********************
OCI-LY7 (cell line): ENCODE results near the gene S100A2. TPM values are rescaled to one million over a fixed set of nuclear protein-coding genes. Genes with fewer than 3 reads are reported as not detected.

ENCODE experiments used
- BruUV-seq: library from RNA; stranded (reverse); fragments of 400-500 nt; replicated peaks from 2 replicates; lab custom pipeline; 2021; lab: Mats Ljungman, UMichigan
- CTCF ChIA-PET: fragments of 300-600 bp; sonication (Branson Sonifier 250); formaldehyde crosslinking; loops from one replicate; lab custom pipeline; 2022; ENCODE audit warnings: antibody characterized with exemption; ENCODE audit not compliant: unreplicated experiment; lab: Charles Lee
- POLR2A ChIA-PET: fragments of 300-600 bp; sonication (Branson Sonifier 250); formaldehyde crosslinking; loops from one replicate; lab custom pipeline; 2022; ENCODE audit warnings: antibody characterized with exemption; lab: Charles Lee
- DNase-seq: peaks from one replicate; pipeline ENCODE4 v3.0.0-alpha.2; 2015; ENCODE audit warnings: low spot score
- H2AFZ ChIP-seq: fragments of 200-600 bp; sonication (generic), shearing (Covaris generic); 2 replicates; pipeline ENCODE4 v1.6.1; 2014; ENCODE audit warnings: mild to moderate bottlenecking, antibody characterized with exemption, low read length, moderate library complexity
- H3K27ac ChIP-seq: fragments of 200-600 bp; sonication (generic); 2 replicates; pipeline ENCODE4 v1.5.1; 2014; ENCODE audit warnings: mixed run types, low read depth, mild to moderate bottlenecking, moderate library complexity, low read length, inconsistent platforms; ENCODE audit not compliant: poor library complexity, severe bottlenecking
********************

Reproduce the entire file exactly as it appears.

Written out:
OCI-LY7 (cell line): ENCODE results near the gene S100A2. TPM values are rescaled to one million over a fixed set of nuclear protein-coding genes. Genes with fewer than 3 reads are reported as not detected.

ENCODE experiments used
- BruUV-seq: library from RNA; stranded (reverse); fragments of 400-500 nt; replicated peaks from 2 replicates; lab custom pipeline; 2021; lab: Mats Ljungman, UMichigan
- CTCF ChIA-PET: fragments of 300-600 bp; sonication (Branson Sonifier 250); formaldehyde crosslinking; loops from one replicate; lab custom pipeline; 2022; ENCODE audit warnings: antibody characterized with exemption; ENCODE audit not compliant: unreplicated experiment; lab: Charles Lee
- POLR2A ChIA-PET: fragments of 300-600 bp; sonication (Branson Sonifier 250); formaldehyde crosslinking; loops from one replicate; lab custom pipeline; 2022; ENCODE audit warnings: antibody characterized with exemption; lab: Charles Lee
- DNase-seq: peaks from one replicate; pipeline ENCODE4 v3.0.0-alpha.2; 2015; ENCODE audit warnings: low spot score
- H2AFZ ChIP-seq: fragments of 200-600 bp; sonication (generic), shearing (Covaris generic); 2 replicates; pipeline ENCODE4 v1.6.1; 2014; ENCODE audit warnings: mild to moderate bottlenecking, antibody characterized with exemption, low read length, moderate library complexity
- H3K27ac ChIP-seq: fragments of 200-600 bp; sonication (generic); 2 replicates; pipeline ENCODE4 v1.5.1; 2014; ENCODE audit warnings: mixed run types, low read depth, mild to moderate bottlenecking, moderate library complexity, low read length, inconsistent platforms; ENCODE audit not compliant: poor library complexity, severe bottlenecking